Do we really understand quantum mechanics by Laloe F.

By Laloe F.

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The p vectors in Figure 15 don't look perpendicular. This isn't the result of drawing the three-dimensional diagram in two dimensions — rather, it's the result of drawing three complex dimensions as three real ones. In a real three-dimensional space, there's no way to find three perpendicular vectors that all have equal-sized projections onto the x-, y- and z-axes. It's only the fact that p0, p1 and p2 have the extra freedom of complex phases that allows them to be mutually perpendicular. We can write the P matrix in terms of its own eigenvectors, to get a much simpler expression for it than the one based on D and Equation (21).

The actual motion always turns out to involve a stationary point of the action: on a graph it will always be the bottom of a valley, the top of a hill, a flat mountain pass, a plain. Lagrange and Hamilton derived all their results from Newtonian mechanics, but with the advent of quantum mechanics the action principle made perfect sense. If matter is a wave too, it's subject to the same effects as light. A matter wave can't follow a perfectly narrow path, so it can only stay in phase by following a range of paths that involve more or less the same phase shift.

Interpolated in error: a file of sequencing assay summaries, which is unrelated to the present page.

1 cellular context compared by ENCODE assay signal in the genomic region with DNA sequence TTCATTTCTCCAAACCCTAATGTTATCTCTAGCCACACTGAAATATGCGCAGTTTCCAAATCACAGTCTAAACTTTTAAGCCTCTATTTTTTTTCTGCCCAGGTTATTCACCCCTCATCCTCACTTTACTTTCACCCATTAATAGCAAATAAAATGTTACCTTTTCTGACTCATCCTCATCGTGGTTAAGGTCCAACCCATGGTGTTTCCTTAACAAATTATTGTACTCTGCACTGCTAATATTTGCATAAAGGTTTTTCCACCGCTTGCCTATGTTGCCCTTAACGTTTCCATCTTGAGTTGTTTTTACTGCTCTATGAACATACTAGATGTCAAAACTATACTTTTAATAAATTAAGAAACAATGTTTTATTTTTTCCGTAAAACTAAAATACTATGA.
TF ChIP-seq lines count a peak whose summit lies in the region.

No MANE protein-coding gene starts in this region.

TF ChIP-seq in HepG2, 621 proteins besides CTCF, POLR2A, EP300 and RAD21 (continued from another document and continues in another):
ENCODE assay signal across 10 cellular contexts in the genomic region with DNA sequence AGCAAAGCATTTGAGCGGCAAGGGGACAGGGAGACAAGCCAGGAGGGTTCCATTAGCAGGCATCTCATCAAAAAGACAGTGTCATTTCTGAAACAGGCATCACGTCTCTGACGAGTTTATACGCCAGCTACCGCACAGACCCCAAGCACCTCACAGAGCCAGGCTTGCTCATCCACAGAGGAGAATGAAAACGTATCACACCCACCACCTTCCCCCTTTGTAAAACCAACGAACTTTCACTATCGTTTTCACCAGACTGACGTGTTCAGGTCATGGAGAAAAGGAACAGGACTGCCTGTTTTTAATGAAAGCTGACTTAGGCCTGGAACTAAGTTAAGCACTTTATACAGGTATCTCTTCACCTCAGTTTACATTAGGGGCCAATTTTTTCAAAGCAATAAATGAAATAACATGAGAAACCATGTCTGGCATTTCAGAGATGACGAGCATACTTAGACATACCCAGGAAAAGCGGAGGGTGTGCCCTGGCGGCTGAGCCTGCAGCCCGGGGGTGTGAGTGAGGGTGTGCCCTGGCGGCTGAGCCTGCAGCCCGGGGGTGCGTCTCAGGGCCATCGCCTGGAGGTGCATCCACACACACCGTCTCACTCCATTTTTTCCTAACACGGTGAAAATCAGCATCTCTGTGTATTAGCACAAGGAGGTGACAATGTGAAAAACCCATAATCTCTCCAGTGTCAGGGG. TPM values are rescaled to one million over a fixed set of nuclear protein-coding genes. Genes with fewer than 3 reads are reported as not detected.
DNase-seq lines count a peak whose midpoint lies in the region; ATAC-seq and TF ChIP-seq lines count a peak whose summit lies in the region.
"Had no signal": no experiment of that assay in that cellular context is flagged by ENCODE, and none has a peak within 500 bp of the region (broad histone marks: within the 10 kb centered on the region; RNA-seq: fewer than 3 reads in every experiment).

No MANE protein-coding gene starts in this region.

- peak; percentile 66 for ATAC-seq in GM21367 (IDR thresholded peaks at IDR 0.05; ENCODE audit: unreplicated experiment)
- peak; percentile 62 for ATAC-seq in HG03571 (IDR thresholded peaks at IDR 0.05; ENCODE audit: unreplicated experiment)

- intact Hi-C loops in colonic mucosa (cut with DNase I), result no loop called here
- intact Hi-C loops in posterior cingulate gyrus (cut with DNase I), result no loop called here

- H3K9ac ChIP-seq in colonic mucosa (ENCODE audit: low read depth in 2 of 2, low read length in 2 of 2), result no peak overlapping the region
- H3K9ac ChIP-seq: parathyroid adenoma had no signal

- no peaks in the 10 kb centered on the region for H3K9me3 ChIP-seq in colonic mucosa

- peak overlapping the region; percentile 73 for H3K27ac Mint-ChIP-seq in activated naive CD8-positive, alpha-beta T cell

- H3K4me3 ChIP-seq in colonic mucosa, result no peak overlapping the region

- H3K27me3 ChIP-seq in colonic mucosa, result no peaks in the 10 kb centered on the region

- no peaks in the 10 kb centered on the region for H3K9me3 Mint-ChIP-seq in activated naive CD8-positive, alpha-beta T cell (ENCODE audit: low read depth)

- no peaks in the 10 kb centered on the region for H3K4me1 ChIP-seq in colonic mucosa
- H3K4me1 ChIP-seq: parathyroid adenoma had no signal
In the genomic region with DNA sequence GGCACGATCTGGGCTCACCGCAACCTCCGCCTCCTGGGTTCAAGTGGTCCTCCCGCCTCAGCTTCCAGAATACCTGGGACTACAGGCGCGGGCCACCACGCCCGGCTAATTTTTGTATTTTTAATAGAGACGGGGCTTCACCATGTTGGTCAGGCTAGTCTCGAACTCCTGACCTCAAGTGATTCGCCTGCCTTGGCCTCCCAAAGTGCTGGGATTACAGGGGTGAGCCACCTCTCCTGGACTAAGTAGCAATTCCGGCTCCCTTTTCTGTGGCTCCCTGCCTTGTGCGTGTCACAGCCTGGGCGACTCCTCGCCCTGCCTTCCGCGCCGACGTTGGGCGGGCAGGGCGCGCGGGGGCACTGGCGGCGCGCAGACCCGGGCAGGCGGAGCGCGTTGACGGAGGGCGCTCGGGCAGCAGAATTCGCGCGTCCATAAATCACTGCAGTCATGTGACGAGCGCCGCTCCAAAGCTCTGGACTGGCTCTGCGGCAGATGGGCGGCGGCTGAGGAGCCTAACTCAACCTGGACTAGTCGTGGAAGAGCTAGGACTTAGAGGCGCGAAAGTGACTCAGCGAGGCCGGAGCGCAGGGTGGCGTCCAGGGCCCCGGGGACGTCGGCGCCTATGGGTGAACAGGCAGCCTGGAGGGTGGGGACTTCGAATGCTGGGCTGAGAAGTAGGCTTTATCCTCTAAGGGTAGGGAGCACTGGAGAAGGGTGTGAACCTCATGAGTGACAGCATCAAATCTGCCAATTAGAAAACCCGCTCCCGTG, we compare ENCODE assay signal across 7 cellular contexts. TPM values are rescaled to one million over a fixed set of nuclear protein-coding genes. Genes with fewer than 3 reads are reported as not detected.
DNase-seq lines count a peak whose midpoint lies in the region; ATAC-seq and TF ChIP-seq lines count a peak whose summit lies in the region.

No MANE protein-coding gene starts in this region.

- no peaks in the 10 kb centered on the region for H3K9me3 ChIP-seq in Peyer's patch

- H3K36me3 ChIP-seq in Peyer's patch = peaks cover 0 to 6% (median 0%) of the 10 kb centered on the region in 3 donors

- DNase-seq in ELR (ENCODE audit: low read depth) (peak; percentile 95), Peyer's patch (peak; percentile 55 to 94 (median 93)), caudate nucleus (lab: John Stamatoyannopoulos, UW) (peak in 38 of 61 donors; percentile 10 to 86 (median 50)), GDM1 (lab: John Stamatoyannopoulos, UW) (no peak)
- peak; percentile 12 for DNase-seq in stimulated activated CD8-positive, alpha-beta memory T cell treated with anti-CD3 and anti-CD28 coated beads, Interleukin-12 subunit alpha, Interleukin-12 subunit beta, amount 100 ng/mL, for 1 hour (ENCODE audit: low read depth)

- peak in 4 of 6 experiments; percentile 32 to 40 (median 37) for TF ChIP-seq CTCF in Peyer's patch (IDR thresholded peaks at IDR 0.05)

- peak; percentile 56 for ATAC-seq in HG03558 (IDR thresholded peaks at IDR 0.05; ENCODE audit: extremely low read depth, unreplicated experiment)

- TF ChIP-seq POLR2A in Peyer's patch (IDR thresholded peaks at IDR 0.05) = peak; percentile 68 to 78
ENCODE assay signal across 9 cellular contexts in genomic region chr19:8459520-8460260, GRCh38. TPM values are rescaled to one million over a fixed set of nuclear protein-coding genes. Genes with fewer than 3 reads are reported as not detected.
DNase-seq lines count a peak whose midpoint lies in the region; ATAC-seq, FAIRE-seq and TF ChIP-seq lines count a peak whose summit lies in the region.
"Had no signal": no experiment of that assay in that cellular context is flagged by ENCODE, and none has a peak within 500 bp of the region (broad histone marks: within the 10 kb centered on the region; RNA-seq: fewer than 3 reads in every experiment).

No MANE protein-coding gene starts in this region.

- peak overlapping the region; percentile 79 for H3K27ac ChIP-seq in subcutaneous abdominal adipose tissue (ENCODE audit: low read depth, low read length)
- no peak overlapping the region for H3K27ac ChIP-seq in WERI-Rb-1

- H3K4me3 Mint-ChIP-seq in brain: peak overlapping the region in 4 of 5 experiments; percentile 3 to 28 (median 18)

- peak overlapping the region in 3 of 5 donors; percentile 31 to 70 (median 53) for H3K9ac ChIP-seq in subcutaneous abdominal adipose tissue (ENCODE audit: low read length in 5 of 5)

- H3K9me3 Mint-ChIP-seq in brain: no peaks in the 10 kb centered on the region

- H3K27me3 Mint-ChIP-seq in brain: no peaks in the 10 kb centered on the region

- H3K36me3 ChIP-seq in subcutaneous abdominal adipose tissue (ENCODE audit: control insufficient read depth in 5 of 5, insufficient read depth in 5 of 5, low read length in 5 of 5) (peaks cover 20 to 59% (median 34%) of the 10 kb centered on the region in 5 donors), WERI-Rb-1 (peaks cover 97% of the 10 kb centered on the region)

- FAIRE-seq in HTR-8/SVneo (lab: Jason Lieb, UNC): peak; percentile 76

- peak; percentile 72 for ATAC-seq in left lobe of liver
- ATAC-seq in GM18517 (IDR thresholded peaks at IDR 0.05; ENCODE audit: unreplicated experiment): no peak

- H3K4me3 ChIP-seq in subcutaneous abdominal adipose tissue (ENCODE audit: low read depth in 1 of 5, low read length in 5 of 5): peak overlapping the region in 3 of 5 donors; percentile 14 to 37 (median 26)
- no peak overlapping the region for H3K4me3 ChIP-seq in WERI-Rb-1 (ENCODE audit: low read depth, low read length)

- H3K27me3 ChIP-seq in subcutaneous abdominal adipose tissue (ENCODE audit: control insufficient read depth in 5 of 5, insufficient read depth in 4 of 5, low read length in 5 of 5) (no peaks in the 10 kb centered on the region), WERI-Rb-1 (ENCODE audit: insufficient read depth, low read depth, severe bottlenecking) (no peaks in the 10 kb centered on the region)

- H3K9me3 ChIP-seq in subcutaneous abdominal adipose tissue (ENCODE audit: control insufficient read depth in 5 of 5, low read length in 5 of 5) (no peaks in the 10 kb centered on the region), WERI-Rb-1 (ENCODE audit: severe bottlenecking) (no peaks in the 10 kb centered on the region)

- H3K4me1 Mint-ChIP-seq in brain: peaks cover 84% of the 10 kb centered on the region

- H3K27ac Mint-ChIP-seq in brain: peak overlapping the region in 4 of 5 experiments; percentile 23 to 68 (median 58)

It's only the fact that p0, p1 and p2 have the extra freedom of complex phases that allows them to be mutually perpendicular. We can write the P matrix in terms of its own eigenvectors, to get a much simpler expression for it than the one based on D and Equation (21). Just like Equation (18) for X, we take all the possible values for the momentum, p, and multiply them by tensors that project onto the states with those values of momentum: P = (h√3/4π) (–1 p –1 ⊗p –1 + 0 p 0 ⊗p 0 + 1 p 1 ⊗p 1 ) ( 2 2 ) As with X, this matrix allows us to calculate the average momentum for any state vector ψ, as <ψ,Pψ>.

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